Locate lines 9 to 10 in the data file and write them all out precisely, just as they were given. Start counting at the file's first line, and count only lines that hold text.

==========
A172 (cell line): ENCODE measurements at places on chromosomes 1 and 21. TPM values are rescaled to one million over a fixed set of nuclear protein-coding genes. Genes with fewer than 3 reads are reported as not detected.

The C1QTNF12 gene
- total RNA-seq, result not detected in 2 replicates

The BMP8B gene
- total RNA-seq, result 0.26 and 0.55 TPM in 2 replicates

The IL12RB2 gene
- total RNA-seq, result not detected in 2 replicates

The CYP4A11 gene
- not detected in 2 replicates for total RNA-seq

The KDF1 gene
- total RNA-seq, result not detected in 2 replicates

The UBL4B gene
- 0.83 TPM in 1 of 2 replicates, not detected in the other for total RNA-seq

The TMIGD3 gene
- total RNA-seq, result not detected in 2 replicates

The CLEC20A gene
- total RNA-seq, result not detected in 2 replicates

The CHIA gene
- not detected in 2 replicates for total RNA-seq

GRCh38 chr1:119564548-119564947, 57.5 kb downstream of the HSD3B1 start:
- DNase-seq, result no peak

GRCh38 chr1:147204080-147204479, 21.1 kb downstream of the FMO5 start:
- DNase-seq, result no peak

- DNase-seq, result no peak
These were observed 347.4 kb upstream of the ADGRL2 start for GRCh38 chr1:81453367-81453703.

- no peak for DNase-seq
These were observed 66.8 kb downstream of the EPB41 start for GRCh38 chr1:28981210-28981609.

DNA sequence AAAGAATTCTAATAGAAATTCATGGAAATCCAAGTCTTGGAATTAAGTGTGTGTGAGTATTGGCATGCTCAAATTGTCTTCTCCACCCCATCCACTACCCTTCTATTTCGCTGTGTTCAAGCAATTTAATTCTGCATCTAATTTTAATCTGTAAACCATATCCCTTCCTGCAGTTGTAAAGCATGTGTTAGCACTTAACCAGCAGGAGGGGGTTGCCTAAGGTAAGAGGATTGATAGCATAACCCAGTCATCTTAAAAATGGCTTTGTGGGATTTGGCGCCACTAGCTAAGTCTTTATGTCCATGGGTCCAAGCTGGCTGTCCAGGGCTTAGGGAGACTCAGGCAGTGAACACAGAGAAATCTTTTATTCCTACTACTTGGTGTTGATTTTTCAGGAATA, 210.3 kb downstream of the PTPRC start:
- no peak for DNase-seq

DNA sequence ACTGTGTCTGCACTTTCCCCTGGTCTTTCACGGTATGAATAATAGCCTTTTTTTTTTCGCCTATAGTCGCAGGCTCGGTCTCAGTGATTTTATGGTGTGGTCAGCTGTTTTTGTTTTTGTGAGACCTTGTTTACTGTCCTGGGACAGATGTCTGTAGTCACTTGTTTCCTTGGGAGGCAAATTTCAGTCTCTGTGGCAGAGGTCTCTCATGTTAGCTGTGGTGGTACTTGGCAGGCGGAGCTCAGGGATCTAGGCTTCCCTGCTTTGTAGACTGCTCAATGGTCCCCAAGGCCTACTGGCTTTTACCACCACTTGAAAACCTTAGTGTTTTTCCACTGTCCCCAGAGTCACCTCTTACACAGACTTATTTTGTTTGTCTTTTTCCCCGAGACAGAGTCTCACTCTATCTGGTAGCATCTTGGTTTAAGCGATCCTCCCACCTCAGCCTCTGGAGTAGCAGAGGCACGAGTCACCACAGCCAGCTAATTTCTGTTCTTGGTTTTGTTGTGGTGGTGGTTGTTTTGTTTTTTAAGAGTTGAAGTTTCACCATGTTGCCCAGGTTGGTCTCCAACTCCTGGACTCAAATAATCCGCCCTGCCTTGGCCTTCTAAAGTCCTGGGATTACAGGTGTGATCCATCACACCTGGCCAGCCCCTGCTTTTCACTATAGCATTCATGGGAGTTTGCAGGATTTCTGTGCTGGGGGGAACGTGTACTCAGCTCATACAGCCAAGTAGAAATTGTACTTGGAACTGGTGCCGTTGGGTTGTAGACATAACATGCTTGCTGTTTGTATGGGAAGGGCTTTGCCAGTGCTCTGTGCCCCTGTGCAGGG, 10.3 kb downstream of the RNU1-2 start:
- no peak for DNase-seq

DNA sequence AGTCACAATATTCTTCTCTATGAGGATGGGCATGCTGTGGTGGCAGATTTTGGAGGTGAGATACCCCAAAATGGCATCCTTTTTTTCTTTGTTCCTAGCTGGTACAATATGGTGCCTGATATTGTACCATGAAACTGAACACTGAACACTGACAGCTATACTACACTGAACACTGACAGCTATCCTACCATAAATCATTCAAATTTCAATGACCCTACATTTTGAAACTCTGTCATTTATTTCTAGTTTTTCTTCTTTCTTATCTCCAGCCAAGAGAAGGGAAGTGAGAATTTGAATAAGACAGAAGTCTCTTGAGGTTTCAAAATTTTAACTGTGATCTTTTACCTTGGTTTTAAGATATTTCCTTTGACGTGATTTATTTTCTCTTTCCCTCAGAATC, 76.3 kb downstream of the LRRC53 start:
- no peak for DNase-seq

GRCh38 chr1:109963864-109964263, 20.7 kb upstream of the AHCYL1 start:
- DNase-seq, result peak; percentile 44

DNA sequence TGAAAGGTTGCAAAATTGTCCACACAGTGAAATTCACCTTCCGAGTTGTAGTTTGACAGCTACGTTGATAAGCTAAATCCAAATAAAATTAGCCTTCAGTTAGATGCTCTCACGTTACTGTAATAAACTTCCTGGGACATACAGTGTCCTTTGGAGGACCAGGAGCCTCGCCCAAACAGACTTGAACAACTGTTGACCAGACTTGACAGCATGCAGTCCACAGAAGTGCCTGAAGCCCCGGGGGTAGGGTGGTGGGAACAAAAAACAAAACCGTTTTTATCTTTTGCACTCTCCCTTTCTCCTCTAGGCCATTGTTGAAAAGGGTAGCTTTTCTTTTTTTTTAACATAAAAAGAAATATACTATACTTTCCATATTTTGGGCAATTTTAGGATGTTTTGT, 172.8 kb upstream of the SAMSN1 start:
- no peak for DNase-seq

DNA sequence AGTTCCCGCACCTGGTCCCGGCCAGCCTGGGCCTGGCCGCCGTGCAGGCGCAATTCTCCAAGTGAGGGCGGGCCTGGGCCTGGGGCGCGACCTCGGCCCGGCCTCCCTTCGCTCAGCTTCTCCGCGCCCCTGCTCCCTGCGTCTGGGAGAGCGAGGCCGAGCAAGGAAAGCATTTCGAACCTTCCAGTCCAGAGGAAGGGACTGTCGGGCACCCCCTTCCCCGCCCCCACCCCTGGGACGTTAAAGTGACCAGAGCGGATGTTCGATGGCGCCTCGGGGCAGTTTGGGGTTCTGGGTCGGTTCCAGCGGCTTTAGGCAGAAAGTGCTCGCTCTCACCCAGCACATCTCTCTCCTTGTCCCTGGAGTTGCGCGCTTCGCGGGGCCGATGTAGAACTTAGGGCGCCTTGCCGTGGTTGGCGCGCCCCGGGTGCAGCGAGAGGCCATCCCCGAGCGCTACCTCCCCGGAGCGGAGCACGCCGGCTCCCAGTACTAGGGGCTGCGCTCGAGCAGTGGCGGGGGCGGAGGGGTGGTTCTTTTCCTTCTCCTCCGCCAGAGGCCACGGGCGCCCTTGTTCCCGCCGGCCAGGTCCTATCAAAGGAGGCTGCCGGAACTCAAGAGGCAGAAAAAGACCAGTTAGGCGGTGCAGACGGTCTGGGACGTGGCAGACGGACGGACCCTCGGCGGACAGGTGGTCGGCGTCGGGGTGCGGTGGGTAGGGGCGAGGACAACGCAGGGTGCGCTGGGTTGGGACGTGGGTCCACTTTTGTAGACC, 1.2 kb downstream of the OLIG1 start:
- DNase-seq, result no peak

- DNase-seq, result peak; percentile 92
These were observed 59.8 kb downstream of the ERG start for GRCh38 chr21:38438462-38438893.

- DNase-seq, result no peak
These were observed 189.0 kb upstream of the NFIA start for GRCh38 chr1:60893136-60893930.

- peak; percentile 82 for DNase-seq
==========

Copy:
- not detected in 2 replicates for total RNA-seq

The KDF1 gene